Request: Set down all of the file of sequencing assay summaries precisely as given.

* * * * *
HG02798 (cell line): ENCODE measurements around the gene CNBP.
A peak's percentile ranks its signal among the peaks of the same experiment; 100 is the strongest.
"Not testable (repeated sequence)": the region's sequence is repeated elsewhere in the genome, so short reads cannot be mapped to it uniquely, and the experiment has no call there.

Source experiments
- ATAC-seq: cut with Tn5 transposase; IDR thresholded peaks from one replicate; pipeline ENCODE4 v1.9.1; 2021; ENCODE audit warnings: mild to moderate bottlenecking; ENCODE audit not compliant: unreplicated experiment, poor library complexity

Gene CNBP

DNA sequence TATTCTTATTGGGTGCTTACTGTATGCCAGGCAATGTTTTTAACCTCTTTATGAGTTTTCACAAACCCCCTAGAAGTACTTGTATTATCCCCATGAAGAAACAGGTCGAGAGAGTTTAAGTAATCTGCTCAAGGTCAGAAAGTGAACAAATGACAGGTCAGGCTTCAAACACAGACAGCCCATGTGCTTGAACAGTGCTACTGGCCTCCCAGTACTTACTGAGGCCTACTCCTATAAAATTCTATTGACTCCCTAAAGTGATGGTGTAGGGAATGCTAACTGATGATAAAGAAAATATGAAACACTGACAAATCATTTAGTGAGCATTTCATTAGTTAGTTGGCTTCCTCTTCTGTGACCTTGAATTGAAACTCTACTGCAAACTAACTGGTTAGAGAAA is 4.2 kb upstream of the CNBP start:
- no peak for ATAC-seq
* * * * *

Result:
HG02798 (cell line): ENCODE measurements around the gene CNBP.
A peak's percentile ranks its signal among the peaks of the same experiment; 100 is the strongest.
"Not testable (repeated sequence)": the region's sequence is repeated elsewhere in the genome, so short reads cannot be mapped to it uniquely, and the experiment has no call there.

Source experiments
- ATAC-seq: cut with Tn5 transposase; IDR thresholded peaks from one replicate; pipeline ENCODE4 v1.9.1; 2021; ENCODE audit warnings: mild to moderate bottlenecking; ENCODE audit not compliant: unreplicated experiment, poor library complexity

Gene CNBP

DNA sequence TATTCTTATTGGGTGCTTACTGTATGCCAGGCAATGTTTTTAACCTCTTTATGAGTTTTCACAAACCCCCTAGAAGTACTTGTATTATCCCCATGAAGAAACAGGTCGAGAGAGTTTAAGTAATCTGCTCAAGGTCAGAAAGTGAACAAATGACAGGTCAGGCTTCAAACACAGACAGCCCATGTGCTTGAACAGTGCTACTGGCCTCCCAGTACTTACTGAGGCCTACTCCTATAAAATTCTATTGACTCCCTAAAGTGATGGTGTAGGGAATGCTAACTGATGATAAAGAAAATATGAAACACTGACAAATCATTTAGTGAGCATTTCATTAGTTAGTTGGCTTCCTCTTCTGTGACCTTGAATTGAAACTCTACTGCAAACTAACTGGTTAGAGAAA is 4.2 kb upstream of the CNBP start:
- no peak for ATAC-seq